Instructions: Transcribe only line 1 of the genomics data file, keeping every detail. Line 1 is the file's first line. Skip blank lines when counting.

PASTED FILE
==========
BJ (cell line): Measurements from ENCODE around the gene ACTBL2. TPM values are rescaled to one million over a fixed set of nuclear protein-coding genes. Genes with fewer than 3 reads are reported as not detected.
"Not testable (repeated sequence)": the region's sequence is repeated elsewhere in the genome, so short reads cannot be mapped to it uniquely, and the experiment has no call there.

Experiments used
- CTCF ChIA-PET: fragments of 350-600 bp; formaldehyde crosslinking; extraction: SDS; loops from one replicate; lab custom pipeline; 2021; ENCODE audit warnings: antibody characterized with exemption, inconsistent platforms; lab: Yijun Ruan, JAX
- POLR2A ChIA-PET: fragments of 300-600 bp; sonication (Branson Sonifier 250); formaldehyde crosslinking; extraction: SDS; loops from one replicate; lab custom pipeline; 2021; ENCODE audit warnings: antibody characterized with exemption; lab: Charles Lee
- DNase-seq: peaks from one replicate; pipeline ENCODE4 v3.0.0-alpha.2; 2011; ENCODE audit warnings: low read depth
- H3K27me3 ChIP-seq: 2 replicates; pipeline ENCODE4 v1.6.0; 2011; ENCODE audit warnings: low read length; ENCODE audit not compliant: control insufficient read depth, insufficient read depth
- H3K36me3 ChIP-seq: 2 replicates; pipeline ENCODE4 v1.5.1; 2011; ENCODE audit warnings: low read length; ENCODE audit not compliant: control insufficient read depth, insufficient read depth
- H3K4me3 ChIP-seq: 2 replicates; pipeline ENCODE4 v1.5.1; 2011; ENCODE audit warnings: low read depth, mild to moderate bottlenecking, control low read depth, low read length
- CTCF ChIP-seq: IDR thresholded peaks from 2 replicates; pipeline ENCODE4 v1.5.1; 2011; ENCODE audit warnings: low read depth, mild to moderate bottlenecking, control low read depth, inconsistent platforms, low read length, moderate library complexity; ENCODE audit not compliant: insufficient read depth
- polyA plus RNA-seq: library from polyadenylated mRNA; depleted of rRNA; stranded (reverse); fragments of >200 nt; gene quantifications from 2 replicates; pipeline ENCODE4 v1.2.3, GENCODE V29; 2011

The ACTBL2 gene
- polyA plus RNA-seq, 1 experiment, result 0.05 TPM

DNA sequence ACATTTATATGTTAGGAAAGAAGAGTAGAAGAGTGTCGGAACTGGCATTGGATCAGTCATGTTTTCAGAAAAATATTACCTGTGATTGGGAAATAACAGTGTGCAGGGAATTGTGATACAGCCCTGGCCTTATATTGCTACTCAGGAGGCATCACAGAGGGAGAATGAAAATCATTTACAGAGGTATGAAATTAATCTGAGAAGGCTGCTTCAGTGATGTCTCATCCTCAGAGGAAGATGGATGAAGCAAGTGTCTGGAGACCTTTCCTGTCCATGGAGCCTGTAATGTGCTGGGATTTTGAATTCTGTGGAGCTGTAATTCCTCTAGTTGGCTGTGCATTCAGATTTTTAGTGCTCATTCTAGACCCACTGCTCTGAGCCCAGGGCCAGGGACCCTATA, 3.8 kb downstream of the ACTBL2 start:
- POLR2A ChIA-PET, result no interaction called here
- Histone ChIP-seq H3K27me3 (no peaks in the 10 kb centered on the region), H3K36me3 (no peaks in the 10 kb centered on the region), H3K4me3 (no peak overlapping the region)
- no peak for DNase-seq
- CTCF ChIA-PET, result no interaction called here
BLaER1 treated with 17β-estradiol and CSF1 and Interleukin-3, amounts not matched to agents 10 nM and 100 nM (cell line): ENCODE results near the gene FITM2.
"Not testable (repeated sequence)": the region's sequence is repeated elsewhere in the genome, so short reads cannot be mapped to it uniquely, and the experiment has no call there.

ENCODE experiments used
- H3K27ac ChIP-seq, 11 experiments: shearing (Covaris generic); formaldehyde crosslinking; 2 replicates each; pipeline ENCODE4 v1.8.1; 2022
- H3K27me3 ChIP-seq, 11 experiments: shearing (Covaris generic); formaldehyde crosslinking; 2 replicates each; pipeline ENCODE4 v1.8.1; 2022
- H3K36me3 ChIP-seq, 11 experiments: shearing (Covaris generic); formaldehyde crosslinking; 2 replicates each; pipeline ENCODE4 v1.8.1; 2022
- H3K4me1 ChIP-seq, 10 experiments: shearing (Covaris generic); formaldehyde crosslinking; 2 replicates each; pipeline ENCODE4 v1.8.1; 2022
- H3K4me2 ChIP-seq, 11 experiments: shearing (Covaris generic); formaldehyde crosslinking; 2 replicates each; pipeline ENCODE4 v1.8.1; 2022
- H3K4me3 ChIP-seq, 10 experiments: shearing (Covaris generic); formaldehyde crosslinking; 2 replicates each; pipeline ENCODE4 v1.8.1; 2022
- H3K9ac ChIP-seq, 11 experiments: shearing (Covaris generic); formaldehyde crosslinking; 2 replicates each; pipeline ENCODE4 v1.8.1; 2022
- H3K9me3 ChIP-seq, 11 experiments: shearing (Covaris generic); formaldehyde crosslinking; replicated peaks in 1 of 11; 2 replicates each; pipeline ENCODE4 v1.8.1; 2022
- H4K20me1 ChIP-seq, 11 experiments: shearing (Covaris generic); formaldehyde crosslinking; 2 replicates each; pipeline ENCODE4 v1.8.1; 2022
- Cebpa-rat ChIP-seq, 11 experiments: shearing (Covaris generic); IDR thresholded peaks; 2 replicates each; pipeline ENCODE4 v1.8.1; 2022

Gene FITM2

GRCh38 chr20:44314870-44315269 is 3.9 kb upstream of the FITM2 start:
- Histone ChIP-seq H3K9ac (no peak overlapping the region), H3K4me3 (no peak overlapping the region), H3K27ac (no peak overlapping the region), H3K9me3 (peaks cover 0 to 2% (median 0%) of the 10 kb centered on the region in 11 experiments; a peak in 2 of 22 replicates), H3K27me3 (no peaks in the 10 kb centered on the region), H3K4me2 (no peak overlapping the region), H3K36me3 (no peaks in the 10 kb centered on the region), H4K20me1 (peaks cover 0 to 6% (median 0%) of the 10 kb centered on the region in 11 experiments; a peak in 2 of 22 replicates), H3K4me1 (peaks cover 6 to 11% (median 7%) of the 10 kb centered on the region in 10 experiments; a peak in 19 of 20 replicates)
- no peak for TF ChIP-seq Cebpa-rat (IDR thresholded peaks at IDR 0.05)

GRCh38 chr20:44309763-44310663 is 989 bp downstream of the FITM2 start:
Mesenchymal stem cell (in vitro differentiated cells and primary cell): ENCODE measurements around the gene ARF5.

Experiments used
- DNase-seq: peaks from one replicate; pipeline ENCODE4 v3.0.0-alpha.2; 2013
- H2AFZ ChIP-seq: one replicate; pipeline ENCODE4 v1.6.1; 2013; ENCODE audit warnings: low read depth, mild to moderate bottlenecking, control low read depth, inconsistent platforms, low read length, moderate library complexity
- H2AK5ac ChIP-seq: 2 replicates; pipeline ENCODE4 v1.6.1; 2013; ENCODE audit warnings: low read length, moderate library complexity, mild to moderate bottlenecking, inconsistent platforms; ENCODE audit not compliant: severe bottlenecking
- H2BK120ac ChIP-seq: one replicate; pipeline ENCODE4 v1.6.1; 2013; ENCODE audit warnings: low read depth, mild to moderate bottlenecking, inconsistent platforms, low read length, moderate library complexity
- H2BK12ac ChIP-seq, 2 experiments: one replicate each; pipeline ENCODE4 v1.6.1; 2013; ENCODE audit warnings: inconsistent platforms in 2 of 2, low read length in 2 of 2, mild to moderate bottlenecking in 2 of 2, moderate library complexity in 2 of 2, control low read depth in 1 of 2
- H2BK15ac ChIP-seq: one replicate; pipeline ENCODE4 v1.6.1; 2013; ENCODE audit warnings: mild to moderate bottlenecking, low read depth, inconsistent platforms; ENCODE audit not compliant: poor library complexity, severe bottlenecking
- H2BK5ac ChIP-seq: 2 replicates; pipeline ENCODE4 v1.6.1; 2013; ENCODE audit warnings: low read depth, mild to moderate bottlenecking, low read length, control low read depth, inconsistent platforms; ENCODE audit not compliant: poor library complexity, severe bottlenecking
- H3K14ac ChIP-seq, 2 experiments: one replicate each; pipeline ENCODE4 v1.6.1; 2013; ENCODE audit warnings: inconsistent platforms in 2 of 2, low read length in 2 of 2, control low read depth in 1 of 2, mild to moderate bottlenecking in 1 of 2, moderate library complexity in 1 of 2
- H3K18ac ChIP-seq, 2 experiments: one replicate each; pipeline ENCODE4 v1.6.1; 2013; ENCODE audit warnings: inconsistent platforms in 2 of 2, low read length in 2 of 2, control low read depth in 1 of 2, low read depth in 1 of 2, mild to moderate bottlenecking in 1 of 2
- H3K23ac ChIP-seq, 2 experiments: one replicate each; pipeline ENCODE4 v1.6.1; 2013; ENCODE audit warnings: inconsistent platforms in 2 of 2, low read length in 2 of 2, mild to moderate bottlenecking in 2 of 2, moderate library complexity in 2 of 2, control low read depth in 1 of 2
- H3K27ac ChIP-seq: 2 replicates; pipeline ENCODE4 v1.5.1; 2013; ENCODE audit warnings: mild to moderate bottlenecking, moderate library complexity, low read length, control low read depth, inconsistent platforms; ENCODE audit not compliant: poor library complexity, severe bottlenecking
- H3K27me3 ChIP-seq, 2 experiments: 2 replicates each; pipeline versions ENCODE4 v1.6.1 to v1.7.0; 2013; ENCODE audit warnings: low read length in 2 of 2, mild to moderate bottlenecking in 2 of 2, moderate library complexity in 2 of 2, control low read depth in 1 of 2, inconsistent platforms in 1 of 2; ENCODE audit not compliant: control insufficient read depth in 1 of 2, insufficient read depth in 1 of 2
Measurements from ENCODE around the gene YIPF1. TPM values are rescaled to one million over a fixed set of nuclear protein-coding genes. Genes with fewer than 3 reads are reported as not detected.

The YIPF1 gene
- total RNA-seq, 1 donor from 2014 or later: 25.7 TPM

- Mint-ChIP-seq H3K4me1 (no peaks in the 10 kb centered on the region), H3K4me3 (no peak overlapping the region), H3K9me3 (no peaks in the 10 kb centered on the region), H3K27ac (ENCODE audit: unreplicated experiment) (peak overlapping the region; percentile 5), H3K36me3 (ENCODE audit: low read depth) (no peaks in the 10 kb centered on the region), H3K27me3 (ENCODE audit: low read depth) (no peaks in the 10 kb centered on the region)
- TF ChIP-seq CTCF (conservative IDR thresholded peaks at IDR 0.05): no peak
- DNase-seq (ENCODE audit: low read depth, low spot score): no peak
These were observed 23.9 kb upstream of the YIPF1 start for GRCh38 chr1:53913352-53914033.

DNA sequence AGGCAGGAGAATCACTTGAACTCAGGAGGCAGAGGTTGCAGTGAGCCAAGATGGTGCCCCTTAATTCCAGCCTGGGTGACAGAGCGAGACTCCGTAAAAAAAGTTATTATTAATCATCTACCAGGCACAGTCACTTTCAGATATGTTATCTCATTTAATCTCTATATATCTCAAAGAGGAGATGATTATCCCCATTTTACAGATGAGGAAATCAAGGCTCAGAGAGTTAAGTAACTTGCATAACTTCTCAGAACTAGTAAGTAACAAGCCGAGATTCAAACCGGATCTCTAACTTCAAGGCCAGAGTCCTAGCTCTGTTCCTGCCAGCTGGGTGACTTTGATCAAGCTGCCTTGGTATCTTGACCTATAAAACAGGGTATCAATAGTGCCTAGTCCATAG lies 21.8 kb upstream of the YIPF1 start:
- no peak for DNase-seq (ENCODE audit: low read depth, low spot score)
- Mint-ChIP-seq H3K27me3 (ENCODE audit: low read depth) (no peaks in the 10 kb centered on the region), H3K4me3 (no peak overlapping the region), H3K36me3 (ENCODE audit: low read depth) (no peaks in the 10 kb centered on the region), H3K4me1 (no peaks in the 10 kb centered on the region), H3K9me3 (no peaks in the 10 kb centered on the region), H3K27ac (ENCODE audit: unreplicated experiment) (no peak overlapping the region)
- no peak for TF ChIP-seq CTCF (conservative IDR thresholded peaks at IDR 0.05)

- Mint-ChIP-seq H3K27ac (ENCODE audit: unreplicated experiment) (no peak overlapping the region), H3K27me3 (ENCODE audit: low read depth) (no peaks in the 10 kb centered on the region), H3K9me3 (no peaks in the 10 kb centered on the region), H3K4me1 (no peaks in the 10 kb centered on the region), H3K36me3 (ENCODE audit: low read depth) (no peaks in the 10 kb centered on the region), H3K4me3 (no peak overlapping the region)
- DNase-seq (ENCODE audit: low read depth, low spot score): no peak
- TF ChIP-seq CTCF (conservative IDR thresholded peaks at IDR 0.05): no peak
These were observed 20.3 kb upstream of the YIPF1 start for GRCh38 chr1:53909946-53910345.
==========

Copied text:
BJ (cell line): Measurements from ENCODE around the gene ACTBL2. TPM values are rescaled to one million over a fixed set of nuclear protein-coding genes. Genes with fewer than 3 reads are reported as not detected.